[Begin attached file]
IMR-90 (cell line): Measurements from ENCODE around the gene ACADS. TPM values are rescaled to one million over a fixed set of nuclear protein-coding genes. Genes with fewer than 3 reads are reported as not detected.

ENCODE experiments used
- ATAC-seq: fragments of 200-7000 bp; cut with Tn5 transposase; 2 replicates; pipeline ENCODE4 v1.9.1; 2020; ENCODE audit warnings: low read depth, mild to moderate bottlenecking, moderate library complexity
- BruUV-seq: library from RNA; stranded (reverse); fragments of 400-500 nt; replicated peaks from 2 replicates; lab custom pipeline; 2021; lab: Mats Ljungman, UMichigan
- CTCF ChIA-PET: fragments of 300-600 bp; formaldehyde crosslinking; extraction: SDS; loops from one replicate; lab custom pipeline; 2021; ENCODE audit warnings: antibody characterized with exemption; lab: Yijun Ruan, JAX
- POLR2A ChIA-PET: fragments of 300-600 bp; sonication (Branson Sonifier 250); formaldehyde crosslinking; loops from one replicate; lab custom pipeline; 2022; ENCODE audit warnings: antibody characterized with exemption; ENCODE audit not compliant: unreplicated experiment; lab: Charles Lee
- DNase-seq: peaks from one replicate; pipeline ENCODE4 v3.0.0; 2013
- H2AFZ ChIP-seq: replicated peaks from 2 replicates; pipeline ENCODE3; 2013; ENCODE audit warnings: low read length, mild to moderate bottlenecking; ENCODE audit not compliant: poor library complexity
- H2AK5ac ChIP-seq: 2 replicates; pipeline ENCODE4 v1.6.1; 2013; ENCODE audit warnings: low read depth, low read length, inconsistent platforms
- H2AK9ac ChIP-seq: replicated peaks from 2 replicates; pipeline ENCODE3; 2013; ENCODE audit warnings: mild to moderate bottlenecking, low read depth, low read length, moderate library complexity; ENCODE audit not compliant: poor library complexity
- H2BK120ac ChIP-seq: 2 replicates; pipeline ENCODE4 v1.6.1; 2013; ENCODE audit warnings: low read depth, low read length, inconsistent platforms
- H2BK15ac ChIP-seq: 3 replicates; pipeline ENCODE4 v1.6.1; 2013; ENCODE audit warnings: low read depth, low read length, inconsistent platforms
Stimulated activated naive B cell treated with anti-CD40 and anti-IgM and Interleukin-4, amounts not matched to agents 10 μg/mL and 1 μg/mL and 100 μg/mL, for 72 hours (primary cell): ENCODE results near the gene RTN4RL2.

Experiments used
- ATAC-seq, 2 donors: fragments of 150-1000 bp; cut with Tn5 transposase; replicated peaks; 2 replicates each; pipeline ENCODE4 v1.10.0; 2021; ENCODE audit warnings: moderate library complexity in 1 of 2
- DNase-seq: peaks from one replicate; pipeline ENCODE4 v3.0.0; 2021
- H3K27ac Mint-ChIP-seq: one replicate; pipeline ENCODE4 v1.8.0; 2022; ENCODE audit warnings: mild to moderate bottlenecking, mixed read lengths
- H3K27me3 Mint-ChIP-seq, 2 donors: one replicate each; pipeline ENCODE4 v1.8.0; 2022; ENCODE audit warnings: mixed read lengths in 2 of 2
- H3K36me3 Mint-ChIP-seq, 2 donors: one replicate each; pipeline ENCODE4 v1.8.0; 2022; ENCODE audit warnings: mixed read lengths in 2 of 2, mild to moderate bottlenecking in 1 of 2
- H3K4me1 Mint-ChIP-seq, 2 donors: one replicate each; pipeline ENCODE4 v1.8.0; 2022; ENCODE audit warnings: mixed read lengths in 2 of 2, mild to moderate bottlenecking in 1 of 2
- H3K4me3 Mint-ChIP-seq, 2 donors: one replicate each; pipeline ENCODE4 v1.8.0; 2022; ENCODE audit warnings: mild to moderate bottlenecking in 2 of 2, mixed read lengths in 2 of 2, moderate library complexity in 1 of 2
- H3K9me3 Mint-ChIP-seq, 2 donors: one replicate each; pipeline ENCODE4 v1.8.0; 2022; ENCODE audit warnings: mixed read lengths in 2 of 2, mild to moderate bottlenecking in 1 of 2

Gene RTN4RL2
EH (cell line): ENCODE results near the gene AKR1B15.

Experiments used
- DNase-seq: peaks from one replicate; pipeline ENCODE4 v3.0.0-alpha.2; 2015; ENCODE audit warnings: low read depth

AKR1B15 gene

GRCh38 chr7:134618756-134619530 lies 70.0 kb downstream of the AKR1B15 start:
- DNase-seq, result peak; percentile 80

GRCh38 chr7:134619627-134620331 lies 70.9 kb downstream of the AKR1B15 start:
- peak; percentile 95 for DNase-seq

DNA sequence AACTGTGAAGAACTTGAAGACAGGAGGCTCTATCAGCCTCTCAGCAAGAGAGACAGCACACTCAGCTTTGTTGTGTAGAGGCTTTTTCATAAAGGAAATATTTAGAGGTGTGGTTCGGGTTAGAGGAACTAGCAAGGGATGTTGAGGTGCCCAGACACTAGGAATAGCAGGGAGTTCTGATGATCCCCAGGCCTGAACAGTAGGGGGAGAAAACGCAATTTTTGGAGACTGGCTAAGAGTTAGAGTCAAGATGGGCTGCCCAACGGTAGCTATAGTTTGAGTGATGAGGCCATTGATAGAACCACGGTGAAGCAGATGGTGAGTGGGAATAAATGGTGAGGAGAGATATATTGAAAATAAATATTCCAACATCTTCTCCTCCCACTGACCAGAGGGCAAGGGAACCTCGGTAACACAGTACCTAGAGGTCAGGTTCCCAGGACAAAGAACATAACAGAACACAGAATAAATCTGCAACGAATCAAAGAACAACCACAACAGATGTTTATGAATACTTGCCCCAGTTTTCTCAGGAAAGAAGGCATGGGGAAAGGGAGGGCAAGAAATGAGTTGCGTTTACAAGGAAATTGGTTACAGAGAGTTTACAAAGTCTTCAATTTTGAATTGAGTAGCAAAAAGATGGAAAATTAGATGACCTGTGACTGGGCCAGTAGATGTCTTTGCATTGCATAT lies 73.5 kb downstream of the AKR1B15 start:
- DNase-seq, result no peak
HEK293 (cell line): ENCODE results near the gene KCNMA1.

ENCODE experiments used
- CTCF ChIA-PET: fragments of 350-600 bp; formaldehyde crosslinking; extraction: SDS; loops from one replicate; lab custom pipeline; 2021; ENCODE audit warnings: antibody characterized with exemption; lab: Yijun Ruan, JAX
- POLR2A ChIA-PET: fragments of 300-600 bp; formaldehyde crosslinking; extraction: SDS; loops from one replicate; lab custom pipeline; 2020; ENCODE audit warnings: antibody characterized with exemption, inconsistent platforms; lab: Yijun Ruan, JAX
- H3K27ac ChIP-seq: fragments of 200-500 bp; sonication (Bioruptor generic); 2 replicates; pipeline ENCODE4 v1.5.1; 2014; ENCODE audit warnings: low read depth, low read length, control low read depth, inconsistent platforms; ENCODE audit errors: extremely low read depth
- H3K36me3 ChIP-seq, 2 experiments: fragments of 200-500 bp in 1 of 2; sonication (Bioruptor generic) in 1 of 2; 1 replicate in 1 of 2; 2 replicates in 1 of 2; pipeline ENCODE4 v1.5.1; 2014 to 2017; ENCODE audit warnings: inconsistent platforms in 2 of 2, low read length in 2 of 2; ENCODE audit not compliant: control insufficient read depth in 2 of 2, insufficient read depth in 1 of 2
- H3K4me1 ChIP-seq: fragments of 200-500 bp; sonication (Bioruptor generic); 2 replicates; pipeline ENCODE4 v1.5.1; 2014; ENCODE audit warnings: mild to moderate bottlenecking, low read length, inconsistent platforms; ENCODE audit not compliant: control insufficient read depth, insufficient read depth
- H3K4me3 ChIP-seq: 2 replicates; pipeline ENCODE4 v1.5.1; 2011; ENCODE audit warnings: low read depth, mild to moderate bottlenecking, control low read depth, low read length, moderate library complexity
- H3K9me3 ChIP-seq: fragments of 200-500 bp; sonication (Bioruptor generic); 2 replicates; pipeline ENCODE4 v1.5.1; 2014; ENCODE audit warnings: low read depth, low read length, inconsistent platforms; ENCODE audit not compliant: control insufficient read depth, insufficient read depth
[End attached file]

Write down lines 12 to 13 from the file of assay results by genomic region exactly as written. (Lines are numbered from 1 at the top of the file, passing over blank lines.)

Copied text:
- H2BK15ac ChIP-seq: 3 replicates; pipeline ENCODE4 v1.6.1; 2013; ENCODE audit warnings: low read depth, low read length, inconsistent platforms
Stimulated activated naive B cell treated with anti-CD40 and anti-IgM and Interleukin-4, amounts not matched to agents 10 μg/mL and 1 μg/mL and 100 μg/mL, for 72 hours (primary cell): ENCODE results near the gene RTN4RL2.